Overall: It is obvious that I, Frankenstein tries to follow the success of the Underworld movies. On its own merits, it provides an entertaining watch with decent special effects and action. I guess it could do better if it is released straight to DVD. It may not be great but for a January movie, it is a decent watch with decent 3D.
I must admit that I enjoyed watching this supernatural action flick
heavy on CGI effects despite its flaws. I wondered why afterwards.
First, it seemed to follow from the book events and made a good point
that the creature is not actually called Frankenstein. However, the
"creature" itself, played by a strong Aaron Eckhart (Harvey Dent in
Dark Knight) did not look like any previous incarnation. Mostly, it
looked like a normal-sized, muscular, even handsome man with scars, not
like a tall, grotesque, patchwork of a man as it should have been. So,
the film following this trend of making "monsters" sexy bugged me, but
the performance of Eckhart won me over. He might not have emoted much,
as befitted the character who didn't learn how, but he certainly had
the charisma and gravitas necessary. He didn't look the part but he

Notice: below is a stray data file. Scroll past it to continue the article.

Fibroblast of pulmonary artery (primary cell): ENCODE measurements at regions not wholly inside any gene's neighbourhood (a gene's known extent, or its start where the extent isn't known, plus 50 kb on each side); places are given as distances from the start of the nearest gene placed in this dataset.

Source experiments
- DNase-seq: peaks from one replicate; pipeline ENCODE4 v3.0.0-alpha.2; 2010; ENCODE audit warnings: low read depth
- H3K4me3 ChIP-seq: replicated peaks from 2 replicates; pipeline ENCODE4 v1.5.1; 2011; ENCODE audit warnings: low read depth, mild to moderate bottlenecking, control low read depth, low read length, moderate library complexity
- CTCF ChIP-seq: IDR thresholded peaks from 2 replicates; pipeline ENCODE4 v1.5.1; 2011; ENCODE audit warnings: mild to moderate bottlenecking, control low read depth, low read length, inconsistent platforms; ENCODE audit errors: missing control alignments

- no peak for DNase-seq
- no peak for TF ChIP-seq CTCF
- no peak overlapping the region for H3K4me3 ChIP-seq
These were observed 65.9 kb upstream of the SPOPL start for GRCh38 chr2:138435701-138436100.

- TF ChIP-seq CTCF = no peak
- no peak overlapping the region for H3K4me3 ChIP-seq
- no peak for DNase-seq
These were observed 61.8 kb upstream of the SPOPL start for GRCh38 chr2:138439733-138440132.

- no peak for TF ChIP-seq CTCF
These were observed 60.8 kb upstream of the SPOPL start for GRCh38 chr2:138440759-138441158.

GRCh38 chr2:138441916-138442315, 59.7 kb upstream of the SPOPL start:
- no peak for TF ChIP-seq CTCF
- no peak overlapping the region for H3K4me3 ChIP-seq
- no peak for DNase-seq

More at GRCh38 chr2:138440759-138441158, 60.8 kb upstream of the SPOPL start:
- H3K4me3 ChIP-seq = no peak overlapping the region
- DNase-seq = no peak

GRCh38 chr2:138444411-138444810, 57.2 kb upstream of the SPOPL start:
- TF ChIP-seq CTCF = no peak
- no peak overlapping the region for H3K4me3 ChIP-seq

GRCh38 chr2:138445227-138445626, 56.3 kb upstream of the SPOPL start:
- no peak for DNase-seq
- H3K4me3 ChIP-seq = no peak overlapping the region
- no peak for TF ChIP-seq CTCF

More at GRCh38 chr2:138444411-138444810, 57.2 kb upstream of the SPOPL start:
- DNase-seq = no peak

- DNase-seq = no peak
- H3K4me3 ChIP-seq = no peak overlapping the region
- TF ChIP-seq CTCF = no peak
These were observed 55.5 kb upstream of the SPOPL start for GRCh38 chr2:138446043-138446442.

acted the haunted, grim part very well.
So, the story starts not long after the end of the Frankenstein book by Mary Shelley at the end of the 18th century (1795). While burying his creator, Frankenstein, he find himself attacked by "evil" demons (who look like men, but with demonic faces sometimes) and rescued by, of all things, "good" gargoyles (who look human except when they're CGI gargoyles). The creature is brought to the gargoyle leader and quickly given a name, Adam. He's made an offer to join them in a secret war against the demons over humanity's fate. He declines and lives the next 200 years alone (would have been nice to see, but glossed over in a few minutes), defending against demons. Cue modern day, where his presence is revealed once more to the demons who are trying to bring back life to dead bodies for their own purposes.
So, instead of the overbooked vampires and werewolves, we have demons against gargoyles, plus Frankenstein's creature thrown in to act as wild card. I, for one, found that refreshing. However, the demons looked and acted like standard evil vampires, except when you saw their red eyes or their faces reverting to demonic. Except for their sophisticated leader, they were quite underwhelming and even boring from lack of personality. The gargoyles fared a little better, switching from medieval-looking, grey-tunic-wearing human warriors to big, winged stone gargoyles like you see on some old churches. They were supposed to be good (angels in disguise), but I liked their ambiguity. I didn't initially care for their obvious CGI looks, but they eventually grew on me, and who knows what animated gargoyles might look like anyway.